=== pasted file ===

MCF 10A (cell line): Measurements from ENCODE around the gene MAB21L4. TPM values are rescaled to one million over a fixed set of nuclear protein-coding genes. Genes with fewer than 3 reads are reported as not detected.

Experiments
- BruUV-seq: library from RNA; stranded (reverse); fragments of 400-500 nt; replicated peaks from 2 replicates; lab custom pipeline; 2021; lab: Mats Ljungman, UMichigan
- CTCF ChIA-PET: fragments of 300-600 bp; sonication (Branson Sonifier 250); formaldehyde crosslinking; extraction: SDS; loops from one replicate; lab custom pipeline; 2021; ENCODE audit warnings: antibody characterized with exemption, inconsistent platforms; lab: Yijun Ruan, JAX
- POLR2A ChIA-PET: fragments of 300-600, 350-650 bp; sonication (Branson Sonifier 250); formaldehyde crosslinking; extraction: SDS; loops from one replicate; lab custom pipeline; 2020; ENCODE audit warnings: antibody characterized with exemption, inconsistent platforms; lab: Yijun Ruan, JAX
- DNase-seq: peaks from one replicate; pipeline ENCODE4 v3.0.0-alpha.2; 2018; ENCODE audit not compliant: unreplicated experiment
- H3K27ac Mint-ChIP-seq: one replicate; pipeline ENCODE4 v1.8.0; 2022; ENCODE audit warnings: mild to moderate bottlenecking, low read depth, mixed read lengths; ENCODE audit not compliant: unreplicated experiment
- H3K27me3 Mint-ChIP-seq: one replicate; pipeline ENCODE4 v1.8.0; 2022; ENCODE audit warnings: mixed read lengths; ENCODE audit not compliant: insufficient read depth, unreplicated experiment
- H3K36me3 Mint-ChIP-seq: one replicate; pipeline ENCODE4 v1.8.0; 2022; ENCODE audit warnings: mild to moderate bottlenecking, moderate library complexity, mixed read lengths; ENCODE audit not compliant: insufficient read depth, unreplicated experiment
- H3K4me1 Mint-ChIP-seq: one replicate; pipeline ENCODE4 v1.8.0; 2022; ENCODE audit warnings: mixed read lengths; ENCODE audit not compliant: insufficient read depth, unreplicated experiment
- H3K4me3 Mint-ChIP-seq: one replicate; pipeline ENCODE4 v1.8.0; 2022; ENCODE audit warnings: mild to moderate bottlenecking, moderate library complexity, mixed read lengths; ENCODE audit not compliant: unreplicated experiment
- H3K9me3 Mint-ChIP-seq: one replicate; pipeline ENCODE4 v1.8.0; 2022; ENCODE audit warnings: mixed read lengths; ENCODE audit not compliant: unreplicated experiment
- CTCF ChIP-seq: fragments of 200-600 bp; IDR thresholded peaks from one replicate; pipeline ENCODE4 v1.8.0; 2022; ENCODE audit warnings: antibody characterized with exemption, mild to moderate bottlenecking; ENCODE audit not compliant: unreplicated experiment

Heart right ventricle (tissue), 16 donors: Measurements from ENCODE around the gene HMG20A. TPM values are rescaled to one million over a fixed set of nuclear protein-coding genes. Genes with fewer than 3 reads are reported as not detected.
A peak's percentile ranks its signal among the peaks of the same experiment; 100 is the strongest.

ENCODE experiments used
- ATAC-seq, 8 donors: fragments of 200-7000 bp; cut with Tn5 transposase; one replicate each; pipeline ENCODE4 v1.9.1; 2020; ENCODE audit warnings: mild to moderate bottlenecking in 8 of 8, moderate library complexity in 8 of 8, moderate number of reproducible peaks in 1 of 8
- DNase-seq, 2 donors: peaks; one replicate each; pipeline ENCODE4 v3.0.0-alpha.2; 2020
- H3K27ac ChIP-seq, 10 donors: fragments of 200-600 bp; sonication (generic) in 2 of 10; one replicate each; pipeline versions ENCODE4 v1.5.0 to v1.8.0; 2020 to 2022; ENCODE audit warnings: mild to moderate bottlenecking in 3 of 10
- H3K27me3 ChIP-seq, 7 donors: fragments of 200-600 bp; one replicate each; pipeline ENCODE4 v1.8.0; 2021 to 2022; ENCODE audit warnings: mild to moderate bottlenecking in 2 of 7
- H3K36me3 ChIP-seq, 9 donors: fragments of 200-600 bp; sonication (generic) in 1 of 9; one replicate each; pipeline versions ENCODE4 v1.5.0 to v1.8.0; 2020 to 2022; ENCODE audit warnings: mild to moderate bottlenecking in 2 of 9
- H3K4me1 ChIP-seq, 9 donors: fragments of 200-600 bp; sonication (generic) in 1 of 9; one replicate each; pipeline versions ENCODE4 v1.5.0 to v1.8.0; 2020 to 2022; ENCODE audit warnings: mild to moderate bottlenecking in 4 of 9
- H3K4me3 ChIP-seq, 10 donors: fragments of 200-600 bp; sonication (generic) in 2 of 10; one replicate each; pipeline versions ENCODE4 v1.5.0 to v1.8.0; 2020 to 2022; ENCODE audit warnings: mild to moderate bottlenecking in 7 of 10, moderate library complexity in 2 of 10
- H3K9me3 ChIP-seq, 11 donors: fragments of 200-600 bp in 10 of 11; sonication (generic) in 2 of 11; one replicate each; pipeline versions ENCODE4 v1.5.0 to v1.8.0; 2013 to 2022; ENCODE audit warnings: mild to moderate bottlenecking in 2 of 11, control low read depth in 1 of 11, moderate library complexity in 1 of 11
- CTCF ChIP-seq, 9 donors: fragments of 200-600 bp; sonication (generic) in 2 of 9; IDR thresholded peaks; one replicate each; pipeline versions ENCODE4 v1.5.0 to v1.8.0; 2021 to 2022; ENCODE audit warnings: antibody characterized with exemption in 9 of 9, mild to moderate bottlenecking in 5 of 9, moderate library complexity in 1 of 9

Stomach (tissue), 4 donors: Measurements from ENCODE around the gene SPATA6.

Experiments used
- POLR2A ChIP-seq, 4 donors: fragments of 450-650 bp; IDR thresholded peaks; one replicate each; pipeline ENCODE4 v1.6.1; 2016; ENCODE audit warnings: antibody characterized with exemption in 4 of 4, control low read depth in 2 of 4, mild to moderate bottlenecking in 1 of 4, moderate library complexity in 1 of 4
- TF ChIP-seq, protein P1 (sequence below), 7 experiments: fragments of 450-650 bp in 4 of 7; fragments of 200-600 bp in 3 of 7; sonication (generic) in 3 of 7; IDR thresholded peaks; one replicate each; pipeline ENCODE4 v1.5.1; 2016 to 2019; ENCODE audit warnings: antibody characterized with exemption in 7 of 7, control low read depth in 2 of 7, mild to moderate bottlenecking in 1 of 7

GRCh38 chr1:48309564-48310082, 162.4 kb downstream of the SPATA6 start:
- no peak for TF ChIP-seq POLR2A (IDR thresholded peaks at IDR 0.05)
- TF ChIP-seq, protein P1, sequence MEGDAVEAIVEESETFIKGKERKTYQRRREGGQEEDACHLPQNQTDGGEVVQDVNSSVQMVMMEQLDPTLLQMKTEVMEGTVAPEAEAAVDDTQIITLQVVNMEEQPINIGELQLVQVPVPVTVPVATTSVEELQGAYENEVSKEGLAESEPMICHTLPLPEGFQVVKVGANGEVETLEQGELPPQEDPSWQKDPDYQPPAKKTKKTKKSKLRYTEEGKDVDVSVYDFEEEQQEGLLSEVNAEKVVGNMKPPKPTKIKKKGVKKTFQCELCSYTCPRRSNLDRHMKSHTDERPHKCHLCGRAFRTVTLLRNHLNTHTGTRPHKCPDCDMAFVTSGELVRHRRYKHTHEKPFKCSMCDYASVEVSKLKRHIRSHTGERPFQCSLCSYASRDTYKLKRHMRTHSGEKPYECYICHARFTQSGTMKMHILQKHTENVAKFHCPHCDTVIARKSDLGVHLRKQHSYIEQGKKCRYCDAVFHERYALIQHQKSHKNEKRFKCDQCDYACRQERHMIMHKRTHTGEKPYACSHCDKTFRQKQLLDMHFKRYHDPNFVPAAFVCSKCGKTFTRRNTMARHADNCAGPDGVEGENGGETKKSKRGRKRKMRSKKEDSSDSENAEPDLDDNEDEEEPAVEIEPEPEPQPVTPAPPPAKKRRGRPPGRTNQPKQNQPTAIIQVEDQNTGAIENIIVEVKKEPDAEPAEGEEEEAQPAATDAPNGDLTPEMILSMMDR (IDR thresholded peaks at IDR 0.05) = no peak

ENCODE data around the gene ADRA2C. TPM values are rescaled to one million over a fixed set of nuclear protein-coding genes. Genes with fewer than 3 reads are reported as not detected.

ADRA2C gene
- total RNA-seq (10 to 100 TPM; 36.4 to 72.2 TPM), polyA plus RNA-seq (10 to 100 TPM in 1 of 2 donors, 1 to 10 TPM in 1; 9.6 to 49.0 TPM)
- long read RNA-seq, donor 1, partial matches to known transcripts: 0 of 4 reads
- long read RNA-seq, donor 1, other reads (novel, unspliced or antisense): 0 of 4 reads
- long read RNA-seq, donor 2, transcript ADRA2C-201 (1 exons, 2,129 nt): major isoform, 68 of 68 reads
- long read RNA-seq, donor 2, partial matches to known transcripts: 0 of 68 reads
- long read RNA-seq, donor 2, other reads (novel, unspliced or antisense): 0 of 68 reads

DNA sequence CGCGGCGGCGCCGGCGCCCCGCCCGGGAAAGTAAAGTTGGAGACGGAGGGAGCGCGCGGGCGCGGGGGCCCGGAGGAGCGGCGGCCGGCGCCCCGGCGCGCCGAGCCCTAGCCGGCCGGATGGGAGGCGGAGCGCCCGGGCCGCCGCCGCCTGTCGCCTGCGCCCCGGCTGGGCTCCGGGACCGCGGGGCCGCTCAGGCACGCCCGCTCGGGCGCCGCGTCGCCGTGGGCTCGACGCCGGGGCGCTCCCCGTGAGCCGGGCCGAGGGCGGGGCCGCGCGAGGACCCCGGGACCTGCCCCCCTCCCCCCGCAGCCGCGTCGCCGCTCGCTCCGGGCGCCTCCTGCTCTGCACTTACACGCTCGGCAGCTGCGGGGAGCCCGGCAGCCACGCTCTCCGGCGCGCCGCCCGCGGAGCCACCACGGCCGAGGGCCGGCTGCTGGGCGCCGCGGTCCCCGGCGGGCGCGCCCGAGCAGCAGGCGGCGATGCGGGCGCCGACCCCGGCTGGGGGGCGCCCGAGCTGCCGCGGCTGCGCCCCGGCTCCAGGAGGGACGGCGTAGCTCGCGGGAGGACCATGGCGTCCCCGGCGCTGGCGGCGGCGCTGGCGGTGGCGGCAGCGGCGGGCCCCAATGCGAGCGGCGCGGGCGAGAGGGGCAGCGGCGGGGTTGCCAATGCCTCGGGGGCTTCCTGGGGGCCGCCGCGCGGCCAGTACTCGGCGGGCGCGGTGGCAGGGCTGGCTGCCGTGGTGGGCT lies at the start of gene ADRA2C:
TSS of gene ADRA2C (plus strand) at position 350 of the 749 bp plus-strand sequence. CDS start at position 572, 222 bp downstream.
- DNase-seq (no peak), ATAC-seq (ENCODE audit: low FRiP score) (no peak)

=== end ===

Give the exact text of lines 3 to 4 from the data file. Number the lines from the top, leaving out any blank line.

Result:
- BruUV-seq: library from RNA; stranded (reverse); fragments of 400-500 nt; replicated peaks from 2 replicates; lab custom pipeline; 2021; lab: Mats Ljungman, UMichigan
- CTCF ChIA-PET: fragments of 300-600 bp; sonication (Branson Sonifier 250); formaldehyde crosslinking; extraction: SDS; loops from one replicate; lab custom pipeline; 2021; ENCODE audit warnings: antibody characterized with exemption, inconsistent platforms; lab: Yijun Ruan, JAX